- The resignation of two top advocates speaks to a failure to embrace transformation within the legal profession, says acclaimed advocate Tembeka Ngcukaitobi.
- This week, advocate Anton Katz left the Cape Bar after a dispute over the organisation's housing policy, which forces members to keep approved chambers.
- Advocate Ishmael Semenya resigned from the Johannesburg Society of Advocates last month, after a decision was taken to prevent non-members from practicing in the Pitje Chambers.
The resignation of two top advocates from their respective legal associations speaks to a lack of transformation within the legal profession, according to acclaimed advocate Tembeka Ngcukaitobi.
Ngcukaitobi shared on his Facebook page that while the resignations of Anton Katz SC and Ishmael Semenya SC, from the Cape Bar and Johannesburg Society of Advocates respectively, raised issues of policy and rules within the legal fraternity on the face of it, "a deeper understanding of both their letters shows that the issues relate to concerns about the untransformed culture of the Bar".
"The Legal Practice Act calls for the transformation of the profession, from the bottom up. Yet experience shows our collective inability to embrace the new norms," said Ngcukaitobi.
This week, Katz left the Cape Bar after almost 30 years, citing a dispute over a housing policy - which disadvantaged young black and female advocates - as the reason for his resignation.
Katz also lambasted the Bar for its "authoritarian mindset".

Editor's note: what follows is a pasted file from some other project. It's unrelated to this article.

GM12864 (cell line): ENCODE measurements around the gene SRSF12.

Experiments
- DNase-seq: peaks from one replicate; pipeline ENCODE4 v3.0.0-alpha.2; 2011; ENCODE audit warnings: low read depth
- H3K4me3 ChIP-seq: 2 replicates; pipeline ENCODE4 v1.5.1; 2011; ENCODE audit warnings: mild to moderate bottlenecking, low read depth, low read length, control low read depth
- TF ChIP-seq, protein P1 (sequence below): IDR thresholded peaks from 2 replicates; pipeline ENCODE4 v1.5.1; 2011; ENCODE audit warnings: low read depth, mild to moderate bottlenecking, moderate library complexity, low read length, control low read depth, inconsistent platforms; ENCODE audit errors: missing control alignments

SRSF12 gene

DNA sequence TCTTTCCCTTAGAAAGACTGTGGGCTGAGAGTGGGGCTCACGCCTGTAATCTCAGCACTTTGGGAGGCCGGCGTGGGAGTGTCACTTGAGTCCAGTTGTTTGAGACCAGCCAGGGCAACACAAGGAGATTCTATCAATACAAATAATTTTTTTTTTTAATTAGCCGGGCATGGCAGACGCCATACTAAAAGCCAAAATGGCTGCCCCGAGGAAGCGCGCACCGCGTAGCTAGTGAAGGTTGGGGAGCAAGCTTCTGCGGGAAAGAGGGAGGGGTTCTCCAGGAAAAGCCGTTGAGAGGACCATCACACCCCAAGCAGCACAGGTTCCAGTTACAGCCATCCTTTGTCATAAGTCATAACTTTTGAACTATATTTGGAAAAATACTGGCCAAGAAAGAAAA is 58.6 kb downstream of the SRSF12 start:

The housing policy was widely regarded as outdated and had been acknowledged as being in need of radical reform, Katz said. He added that this policy had a "severe effect on junior black and female advocates, who may have serious financial challenges".
Cape Bar president advocate Brenton Joseph indicated the organisation would release a statement on Tuesday in response to Katz's resignation.
Last month, Semenya resigned from the Johannesburg Society of Advocates after 34 years as a member. Semenya said the tipping point had been a resolution taken to prevent non-JSA members from practicing in the Pitje Chambers in the Johannesburg city centre.
Semenya stated that the housing rule was antiquated.
"I refuse to be a member of an association that says to persons who qualify to practice as referral legal practitioners under the laws of the country, cannot do so with their colleagues at the Bar unless they take membership of the JSA. This, to me, is market segmentation per force," Semenya said.
In response to Semenya's resignation, Johannesburg Society of Advocates chairperson Kennedy Tsatsawane SC said he was saddened by the resignation and the reasons for it.
He added that "there was still room, in fact lots of room, to avoid the decision which [Semenya has] now taken."
Tsatsawane added that he hoped to resolve the issues raised by Semenya at the organisation's AGM.
Ngcukaitobi shared his belief that the issues raised by the resignations spoke to the profession's inability to implement effective transformation.
These issues had been exacerbated by Covid-19, Ngcukaitobi added, and junior legal professionals felt the impact more acutely.
The general response to calls for transformation had been "empty epithets", Ngcukaitobi said.
"The problem, of course, is that the answers to the problems of the profession lie in the profession itself. But it needs to first accept its complicity in continued marginalisation and prejudices against black and women practitioners."
Did you know you can comment on this article? Subscribe to News24 and add your voice to the conversation.